Buchanan report on Hampton Roads Text: Here is a text of Capt. Franklin Buchanan's report on the engagement at Hampton Roads, Va., written from the Confederate Naval Hospital in Norfolk on March 27, 1862:

March 01, 1998

Having been confined to my bed in this building since the 9th instant, in consequence of a wound received in the action of the previous day, I have not had it in my power at an earlier date to prepare the official report, which I now have the honor to submit, of the proceedings on the 8th an. 9th [March 1862] instant of the James River squadron, under my command, composed of the following-named vessels: Steamer Virginia, flagship, ten guns; steamer Patrick Henry, Commander John R. Tucker, twelve guns; steamer Jamestown, Lieut. Commanding J. N. Barney, two guns; and gunboats Teazer, lieut. commanding W.A. Webb; Beaufort, Lieut. Commanding W.H. Parker; and Raleigh, Lieut. Commanding J.W. Alexander, each one gun. Total, twenty-seven guns.

On the 8th instant, at 11 a.m., the Virginia left the navy yard (Norfolk), accompanied by the Raleigh and Beaufort, and proceeded to Newport News, to engage the enemy's frigates Cumberland and Congress, gunboats, and shore batteries. When within less than a mile of the Cumberland the Virginia commenced the engagement with that ship with her bow gun, and the action soon became general, the Cumberland, Congress, gunboats, and shore batteries concentrating upon us their heavy fire, which was returned with great spirit and determination. The Virginia stood rapidly on toward the Cumberland, which ship I had determined to sink with our prow if possible. In about fifteen minutes after the action commenced we ran into her on her starboard bow. The crash below the water was distinctly heard, and she commenced sinking, gallantly fighting her guns as long as they were above water. She went down with her colors flying.

During this time the shore batteries, Congress, and gunboats kept up their heavy concentrated fire upon us doing us some injury. Our guns, however, were not idle; their fire was very destructive to the shore batteries and vessels, and we were gallantly sustained by the rest of the squadron.

Just after the Cumberland sunk that gallant officer Commander John R. Tucker was seen standing down James River under full steam, accompanied by the Jamestown and Teazer. They all came nobly into action and were soon exposed to the heavy fire of shore batteries. Their escape was miraculous, as they were under a galling fire of solid shot, shell, grape, and canister, a number of which passed through the vessels without doing any serious injury, except to the Patrick Henry, through whose boiler a shot passed, scalding to death four persons and wounding others. Lieutenant-Commanding Barney promptly obeyed a signal to tow her out of the action. As soon as damages were repaired the Patrick Henry returned to her station and continued to perform good service during the remainder of that day and the following.

Having sunk the Cumberland, I turned our attention to the Congress. We were some time in getting our proper position in consequence of the shoalness of the water and the great difficulty of managing the ship when in or near the mud.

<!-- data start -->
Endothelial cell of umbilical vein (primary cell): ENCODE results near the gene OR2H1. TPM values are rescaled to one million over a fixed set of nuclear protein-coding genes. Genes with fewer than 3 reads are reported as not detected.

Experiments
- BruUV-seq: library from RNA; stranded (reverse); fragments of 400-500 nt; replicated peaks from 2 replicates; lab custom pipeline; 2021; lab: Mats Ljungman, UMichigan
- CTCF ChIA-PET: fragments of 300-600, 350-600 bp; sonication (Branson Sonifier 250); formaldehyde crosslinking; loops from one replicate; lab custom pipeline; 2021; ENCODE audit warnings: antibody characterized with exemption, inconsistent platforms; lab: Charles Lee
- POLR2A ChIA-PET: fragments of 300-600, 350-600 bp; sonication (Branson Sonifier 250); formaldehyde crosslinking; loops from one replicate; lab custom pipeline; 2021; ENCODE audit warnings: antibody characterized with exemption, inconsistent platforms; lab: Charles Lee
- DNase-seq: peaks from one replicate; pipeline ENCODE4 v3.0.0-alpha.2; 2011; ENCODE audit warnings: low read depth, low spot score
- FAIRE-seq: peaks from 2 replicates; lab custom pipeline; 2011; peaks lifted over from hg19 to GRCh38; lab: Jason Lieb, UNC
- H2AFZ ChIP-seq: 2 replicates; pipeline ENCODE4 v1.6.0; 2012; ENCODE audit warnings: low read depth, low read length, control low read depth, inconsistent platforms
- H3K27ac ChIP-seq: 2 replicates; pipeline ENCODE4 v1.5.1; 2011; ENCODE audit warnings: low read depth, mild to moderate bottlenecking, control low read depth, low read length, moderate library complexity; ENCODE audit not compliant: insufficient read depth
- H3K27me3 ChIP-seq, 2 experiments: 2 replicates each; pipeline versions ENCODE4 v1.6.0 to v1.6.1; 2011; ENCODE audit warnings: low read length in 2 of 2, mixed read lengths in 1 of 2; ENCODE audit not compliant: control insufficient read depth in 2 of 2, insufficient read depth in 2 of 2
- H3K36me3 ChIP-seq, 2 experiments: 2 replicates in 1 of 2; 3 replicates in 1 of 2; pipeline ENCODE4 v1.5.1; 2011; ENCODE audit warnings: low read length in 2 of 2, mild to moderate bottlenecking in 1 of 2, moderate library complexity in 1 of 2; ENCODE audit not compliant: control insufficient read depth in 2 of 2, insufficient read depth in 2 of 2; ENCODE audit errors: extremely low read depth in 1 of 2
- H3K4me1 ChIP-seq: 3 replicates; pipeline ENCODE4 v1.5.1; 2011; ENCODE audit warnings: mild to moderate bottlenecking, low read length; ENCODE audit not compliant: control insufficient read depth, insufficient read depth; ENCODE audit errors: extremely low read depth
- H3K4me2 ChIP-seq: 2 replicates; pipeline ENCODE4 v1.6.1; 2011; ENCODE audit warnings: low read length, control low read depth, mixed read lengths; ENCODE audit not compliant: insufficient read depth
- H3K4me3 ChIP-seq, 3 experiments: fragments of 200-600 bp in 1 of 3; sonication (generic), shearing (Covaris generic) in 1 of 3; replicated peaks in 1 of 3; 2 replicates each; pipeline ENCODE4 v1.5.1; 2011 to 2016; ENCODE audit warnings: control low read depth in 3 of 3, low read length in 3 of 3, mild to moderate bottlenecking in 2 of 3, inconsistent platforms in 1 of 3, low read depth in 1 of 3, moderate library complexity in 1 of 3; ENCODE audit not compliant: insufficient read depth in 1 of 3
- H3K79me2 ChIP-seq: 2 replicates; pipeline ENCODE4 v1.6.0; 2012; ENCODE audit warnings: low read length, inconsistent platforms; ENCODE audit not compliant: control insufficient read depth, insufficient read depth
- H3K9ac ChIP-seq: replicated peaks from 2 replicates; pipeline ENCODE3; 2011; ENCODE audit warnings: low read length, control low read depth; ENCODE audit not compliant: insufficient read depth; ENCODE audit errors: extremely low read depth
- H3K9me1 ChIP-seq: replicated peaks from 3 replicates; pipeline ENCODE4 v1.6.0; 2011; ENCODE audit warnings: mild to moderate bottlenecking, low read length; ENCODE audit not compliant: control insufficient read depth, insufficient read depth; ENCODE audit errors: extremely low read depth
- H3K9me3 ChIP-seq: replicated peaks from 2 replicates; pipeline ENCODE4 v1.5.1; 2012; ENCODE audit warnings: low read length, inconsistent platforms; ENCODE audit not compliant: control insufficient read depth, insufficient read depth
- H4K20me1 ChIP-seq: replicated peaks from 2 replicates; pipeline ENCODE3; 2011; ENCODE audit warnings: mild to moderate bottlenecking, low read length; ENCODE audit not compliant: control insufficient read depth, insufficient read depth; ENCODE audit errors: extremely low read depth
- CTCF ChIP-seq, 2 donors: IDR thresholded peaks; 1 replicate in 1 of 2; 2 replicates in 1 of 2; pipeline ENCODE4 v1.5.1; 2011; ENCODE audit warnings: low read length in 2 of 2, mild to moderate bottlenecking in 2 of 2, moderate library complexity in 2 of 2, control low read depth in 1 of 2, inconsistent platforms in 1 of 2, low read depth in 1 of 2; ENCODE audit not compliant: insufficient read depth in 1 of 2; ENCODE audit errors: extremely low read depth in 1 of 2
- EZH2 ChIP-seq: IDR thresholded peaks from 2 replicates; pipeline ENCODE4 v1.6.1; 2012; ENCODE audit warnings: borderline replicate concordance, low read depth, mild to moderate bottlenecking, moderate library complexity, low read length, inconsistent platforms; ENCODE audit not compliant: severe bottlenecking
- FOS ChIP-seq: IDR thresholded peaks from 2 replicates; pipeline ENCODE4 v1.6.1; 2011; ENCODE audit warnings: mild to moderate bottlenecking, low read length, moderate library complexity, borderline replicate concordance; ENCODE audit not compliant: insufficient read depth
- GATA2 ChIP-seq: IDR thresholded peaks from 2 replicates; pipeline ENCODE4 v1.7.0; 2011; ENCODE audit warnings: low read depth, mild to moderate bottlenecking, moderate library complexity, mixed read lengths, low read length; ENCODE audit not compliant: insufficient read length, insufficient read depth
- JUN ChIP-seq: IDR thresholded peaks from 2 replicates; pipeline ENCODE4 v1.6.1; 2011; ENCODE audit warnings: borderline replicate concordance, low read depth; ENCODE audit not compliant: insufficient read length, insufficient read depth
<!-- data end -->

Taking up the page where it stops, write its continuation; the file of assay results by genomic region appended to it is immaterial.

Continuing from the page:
To succeed in my object I was obliged to run the ship a short distance above the batteries on James River in order to wind her. During all the time her keel was in the mud; of course she moved but slowly. Thus we were subjected twice to the heavy guns of all the batteries in passing up and down the river, but it could not be avoided.

We silenced several of the batteries and did much injury on shore. A large transport steamer alongside the wharf was blown up, one schooner sunk, and another captured and sent to Norfolk. The loss of life on shore we have no means of ascertaining.

While the Virginia was thus engaged in getting her position for attacking the Congress the prisoners state it was believed on board that ship that we had hauled off. The men left their guns and gave three cheers. They were soon sadly undeceived, for a few minutes after we opened upon her again, she having run on shore in shoal water.

The carnage, havoc, and dismay caused by our fire compelled them to haul down their colors and to hoist a white flag at their gaff and half-mast and another at the main. The crew instantly took to their boats and landed. Our fire immediately ceased, and a signal was made for the Beaufort to come within hail.

I then ordered Lieutenant-Commanding Parker to take possession of the Congress, secure the officers as prisoners, allow the crew to land, and burn the ship. He ran alongside, received her flag and surrender from Commander William Smith and Lieutenant Pendergrast, with the side-arms of those officers. They delivered themselves as prisoners of war on board the Beaufort, and afterward were permitted at their own request to return to the Congress to assist in removing the wounded to the Beaufort. They never returned, and I submit to the decision of the Department whether they are not our prisoners.

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